Boring Tenure versus Exciting Job Hopping
Growing your career and skills takes tenure and experience at a company. This runs counter to the oft repeated suggestion to job hop for improved compensation.
I'm about to head out on my annual summer vacation to visit family in Wisconsin for a few weeks. Very exciting! Considering writing is my hobby, I plan to continue writing my weekly articles while hanging around by the lake. However, it's possible I'll be a day or two late occasionally, in case something super fun is happening. I hope you all have a great week!
In the technology industry, people often recommend job hopping as a way to boost income. People will change jobs every 1-3 years, boasting of 20-30% increases in compensation with each hop.
Some job changes are a great idea. A better manager. A bigger opportunity. An exciting industry.
In the short term, job hopping can boost your income.
In the long term, I think it can impede your career.
Changing companies resets tribal knowledge
Yes, you still know how to program in Python.
Yes, you are great at designing UX.
However, being successful at a company means working within a new context. You'll need to use their tools, their planning processes, their approval processes, their technology of choice, the way they architect their systems, and so on.
The absolute value of what you contribute decreases when you change companies. Yes, you bring new value to the company with your prior experience, but your personal contribution drops significantly until you ramp up.
As your career progresses and your position becomes more senior, the importance of having tenure and tribal knowledge increases.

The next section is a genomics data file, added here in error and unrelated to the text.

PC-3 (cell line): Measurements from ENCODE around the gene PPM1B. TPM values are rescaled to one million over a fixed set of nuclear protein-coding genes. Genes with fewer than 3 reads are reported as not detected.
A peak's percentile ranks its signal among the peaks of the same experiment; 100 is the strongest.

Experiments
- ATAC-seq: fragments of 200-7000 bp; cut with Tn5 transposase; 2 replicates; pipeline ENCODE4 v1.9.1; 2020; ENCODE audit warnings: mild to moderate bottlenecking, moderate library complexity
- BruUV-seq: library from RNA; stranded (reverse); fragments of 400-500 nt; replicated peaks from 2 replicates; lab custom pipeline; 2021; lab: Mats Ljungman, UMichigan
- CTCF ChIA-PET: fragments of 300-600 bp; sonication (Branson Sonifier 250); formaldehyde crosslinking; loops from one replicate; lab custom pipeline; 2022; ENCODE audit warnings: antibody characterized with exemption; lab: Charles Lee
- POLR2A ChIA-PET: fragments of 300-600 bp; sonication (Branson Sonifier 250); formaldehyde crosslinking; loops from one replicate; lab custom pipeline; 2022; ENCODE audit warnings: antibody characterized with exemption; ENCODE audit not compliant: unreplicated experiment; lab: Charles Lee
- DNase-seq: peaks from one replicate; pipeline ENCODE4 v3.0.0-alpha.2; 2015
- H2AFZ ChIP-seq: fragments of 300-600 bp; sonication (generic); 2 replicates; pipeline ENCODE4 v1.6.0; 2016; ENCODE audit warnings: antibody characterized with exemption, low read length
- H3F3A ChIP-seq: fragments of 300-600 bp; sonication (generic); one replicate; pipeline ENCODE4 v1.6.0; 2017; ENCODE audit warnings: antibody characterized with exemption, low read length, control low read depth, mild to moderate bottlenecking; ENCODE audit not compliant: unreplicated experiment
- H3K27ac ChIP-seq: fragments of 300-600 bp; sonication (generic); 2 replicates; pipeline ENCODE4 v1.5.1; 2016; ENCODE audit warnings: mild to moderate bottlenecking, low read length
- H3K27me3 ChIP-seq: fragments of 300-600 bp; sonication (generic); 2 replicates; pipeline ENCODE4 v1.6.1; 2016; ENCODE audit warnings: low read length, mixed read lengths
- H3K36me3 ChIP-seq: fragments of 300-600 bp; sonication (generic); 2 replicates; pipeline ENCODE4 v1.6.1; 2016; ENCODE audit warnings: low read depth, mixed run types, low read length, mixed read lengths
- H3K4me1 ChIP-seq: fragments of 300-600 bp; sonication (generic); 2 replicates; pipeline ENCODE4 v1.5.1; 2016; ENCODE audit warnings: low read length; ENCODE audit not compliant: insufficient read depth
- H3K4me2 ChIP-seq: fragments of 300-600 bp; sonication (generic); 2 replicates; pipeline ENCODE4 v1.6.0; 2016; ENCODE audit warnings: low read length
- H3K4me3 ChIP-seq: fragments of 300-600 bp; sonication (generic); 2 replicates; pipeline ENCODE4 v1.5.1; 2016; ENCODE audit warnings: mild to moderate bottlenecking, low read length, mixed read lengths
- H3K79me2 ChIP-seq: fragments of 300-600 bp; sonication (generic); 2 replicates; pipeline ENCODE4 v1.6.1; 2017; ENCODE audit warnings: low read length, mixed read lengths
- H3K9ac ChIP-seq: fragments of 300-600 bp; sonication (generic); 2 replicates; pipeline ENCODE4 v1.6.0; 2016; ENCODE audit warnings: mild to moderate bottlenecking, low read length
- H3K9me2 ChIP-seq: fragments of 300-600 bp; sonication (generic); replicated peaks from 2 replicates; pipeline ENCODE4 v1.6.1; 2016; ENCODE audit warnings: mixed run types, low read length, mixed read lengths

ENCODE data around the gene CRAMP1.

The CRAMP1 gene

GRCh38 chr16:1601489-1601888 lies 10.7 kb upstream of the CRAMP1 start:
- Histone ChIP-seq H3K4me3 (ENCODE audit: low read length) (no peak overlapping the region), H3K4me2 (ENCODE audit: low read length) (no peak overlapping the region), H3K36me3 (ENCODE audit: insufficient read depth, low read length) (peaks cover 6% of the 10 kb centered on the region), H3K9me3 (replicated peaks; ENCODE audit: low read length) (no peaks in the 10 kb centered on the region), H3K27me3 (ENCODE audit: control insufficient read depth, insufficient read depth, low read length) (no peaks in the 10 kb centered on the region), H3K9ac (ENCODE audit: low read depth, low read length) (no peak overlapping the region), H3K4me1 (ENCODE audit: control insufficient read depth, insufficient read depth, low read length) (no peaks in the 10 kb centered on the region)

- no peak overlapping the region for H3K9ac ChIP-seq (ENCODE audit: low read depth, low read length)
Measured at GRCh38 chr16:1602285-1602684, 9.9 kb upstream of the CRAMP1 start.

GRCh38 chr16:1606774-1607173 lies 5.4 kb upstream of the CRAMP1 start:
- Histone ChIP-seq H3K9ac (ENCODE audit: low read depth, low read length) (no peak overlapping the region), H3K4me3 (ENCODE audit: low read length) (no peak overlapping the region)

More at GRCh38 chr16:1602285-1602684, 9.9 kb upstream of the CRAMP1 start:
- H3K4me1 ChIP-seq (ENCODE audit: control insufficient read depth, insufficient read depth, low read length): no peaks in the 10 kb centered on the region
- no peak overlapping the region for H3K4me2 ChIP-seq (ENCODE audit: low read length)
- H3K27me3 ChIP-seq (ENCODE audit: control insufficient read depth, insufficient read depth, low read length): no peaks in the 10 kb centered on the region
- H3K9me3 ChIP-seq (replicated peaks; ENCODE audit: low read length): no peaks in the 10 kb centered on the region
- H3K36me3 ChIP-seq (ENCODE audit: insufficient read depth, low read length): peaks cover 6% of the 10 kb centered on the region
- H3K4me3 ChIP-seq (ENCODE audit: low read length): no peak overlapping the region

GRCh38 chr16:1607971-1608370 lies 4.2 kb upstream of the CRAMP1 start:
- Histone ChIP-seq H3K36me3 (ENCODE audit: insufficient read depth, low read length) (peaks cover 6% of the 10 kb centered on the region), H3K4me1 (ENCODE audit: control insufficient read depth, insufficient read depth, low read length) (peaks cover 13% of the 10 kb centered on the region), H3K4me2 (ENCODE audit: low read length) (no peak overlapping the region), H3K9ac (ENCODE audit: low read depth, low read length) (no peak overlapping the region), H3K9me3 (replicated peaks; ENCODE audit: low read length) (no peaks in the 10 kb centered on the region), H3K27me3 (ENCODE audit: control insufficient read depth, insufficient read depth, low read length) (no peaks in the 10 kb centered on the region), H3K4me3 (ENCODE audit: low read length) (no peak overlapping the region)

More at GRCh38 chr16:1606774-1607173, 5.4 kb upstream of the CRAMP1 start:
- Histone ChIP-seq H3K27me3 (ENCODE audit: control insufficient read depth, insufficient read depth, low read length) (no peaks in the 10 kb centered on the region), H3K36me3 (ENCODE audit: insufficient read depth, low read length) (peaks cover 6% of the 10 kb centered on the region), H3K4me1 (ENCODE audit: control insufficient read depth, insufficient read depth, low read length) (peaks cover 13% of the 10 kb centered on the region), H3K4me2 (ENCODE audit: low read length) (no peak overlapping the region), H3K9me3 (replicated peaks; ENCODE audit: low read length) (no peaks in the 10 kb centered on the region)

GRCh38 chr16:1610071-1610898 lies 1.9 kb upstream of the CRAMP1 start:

Why does tribal knowledge become more important?
Understanding what work is the most valuable to the business takes time to understand. When you're junior, you can rely on others to identify value. As you become more senior, that's your job.
A senior employee works with more complex systems, which takes more time to understand.
These complex systems inevitably have increased interdependencies on other systems. This takes yet more time to understand.
The most successful Principals and Senior Principals at Amazon often had 5+ years of tenure on their team. The depth of their work required them to have years of intimate knowledge of their systems.
Promotions and opportunities are given to employees who have proven themselves
People will call it playing political games. However, it's more rational than that.
If you have a critical job, you want your best people on it. If someone joined your company 6-months ago, are they the right person to assign to this task?
No, because they're too new. They can't possibly have enough context to do your most important work. Also, No, because you don't know them well enough. Even if they are skilled enough to do the job, you don't know that yet. You need to see them repeatedly delivering before you can trust their skills.
You earn trust with others by repeatedly demonstrating: Your abilities, your consistency in delivering, and how you work with other co-workers.
By building this bank of trust, you open the doors to opportunities. Big projects. Visible leadership.
Trust leads to opportunity. Opportunity leads to career growth, if you're skilled enough to take advantage of it.